Ultimately, one of my key goals is to pass Alice Wellington Rollins’ test when she said: “The test of a good teacher is not how many questions she can ask her pupils that they will answer readily, but how many questions she inspires them to ask her which she finds it hard to answer.” For me, one of the most fulfilling moments as a teacher is when students’ engagement and skills reach the point that their questions and comments prompt me to refine, reflect on, or rethink issues I have been considering for decades.
Do you have favorite materials or courses to teach?
I love teaching any aspect of comparative politics, but my greatest interest is in the political economy of development, so my favorite class to teach is the politics of developing countries. In this course I have been able to incorporate a large amount of one of my favorite types of material: popular media. I use the depiction of drug trafficking in The Wire throughout the course to illustrate an organization operating under the constraint of no neutral third party enforcer, as is the case in most developing states. I also use popular Netflix series like The Tudors or Medici to show how the state has evolved over time, yet political leaders face a number of similar basic constraints. I use clips from NPR’s This American Life to illustrate leadership and citizen choices.
What has been your most effective tool for engaging students in the classroom?
In all my classes, I try to incorporate simulations as much as possible. I think the strategic aspect of politics is one of those critical features that is easily overlooked when simply examining and trying to explain patterns of politics in the typical undergraduate class. A simulation that has points attached to how well students achieve a given political goal gets students’ attention very quickly, and they often come away with a greater appreciation of the complexity and difficulty of what can appear to straightforward or obviously “right” choices.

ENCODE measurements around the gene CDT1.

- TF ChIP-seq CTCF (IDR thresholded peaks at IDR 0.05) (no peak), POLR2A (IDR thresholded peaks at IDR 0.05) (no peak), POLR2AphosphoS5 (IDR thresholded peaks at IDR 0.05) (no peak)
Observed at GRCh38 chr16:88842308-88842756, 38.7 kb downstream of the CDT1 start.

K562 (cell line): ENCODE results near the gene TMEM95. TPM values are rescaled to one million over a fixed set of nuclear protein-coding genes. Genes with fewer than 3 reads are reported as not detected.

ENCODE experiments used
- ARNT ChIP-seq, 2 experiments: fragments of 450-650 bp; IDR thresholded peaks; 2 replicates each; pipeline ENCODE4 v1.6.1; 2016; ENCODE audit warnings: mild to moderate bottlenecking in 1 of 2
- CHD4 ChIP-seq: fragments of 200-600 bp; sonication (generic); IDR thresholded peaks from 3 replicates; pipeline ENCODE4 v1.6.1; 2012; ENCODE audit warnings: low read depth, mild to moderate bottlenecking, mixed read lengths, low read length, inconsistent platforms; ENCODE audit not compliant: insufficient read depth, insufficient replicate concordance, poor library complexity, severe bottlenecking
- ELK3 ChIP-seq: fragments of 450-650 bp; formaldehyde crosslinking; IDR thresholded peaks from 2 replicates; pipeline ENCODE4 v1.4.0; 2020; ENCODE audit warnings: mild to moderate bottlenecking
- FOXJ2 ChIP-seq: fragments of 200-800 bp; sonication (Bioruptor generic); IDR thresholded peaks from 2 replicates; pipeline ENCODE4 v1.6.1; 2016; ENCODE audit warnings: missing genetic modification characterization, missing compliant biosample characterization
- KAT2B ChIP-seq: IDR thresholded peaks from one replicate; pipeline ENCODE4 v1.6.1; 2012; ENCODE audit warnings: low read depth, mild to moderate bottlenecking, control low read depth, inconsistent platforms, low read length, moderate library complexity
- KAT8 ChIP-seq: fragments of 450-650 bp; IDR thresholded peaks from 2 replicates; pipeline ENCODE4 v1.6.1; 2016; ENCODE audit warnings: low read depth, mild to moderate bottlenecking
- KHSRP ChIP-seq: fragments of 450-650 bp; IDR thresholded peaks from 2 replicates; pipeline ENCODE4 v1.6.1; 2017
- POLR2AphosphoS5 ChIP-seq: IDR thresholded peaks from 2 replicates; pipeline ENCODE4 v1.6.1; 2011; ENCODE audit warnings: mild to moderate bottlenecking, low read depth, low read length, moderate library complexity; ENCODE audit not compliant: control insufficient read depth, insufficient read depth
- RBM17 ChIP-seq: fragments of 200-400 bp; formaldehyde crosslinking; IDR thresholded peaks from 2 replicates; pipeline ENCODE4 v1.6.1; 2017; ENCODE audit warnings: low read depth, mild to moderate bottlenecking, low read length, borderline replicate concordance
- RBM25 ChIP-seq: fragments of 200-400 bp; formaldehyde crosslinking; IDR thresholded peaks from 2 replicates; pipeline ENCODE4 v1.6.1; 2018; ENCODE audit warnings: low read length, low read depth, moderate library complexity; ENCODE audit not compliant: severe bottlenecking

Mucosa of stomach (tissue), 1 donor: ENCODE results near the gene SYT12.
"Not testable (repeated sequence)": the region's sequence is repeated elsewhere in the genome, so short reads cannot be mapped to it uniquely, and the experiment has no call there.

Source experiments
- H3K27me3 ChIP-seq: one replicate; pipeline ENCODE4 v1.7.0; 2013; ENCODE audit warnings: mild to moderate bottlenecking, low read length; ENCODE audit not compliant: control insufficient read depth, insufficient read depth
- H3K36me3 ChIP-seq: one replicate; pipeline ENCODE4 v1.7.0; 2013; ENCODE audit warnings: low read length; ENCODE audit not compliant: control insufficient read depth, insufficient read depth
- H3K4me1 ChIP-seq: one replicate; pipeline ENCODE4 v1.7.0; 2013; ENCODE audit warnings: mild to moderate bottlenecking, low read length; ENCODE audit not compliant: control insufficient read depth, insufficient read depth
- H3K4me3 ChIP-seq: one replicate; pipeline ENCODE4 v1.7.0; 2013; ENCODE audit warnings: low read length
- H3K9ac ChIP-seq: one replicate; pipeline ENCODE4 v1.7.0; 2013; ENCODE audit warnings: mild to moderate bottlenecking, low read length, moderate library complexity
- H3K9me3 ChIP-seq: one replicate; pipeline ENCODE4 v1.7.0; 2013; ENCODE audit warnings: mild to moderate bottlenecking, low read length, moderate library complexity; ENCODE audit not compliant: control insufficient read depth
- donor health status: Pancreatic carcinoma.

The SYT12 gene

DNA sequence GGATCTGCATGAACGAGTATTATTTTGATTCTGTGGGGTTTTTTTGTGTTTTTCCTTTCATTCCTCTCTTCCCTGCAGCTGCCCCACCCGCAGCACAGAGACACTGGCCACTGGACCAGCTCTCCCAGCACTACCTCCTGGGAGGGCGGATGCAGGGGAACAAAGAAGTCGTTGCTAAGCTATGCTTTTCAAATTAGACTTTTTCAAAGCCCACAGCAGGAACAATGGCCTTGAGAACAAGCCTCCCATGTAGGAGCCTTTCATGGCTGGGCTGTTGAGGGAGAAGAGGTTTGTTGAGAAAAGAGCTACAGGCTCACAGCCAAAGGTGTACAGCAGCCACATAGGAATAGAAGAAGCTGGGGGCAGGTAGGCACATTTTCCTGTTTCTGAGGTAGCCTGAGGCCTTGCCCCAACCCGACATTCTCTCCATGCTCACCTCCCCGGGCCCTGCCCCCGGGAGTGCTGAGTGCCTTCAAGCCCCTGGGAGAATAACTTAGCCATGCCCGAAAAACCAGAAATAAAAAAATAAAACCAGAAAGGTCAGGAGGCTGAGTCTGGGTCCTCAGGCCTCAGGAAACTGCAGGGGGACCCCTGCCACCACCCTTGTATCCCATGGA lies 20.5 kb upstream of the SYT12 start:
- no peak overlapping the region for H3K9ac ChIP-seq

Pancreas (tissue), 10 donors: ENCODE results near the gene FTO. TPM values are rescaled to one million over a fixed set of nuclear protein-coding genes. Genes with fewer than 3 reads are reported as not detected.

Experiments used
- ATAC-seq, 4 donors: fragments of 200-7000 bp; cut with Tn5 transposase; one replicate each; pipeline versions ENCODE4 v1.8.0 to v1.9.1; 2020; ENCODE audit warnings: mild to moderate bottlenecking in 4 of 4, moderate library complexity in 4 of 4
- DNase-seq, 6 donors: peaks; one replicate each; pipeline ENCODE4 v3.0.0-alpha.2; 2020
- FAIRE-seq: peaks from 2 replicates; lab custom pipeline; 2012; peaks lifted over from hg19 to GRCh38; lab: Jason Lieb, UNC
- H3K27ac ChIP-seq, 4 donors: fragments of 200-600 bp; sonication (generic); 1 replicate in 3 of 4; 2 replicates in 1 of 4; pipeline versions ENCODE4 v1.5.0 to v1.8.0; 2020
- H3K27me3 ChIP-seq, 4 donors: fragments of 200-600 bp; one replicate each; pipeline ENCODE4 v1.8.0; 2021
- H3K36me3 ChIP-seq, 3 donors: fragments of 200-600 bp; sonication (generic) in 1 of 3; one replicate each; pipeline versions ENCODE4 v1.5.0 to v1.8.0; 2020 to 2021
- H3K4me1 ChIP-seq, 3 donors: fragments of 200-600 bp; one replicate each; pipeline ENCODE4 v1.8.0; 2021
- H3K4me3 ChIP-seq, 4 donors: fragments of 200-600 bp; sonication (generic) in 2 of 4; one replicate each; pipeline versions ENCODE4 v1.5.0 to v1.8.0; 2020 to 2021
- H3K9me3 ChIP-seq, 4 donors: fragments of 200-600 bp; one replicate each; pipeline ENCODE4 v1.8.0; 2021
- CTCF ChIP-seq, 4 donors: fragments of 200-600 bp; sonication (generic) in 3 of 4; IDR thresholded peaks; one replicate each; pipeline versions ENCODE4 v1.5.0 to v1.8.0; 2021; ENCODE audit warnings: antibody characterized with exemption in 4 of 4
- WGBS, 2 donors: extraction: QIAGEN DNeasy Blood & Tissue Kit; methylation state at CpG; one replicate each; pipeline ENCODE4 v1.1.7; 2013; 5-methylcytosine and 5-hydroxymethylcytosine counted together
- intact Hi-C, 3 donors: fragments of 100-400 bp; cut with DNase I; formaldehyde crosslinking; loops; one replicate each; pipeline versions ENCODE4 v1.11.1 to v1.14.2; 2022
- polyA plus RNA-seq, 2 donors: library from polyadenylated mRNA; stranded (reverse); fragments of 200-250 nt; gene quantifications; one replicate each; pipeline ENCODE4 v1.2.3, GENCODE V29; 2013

These simulations have helped me model decision-making regarding state- and institution-building, war, and a range of different types of voting choices. I consider this knowledge of how the environment, or other players, influence what is possible in politics to be one of the most important aspects of what we teach as political scientists. If we can help create an informed citizenry that understands that political choices are subject to a wide range of often, not obvious, constraints, then we will have contributed to more effective civic engagement. If we can send our students into the world with this knowledge, perhaps the level of debate can rise by moving beyond facile analysis based on good and evil. And if that knowledge can also help combat the apathy we often hear expressed based on disillusionment because of lack of purity in a candidate or party, then we will have concretely fortified our democracy.
Did you have any classroom experiences as a student that influenced how you teach now?
I was always most impressed by professors or instructors who kept at least one eye on the big picture. Even when getting down into the nitty gritty of a given topic, it helped me maintain my interest when I could keep in mind how the material related to big questions or issues. I always try to structure my classes this way, so that students can always, at least loosely, trace whatever we are doing back to the big picture or the larger issues that usually motivate their interest in politics.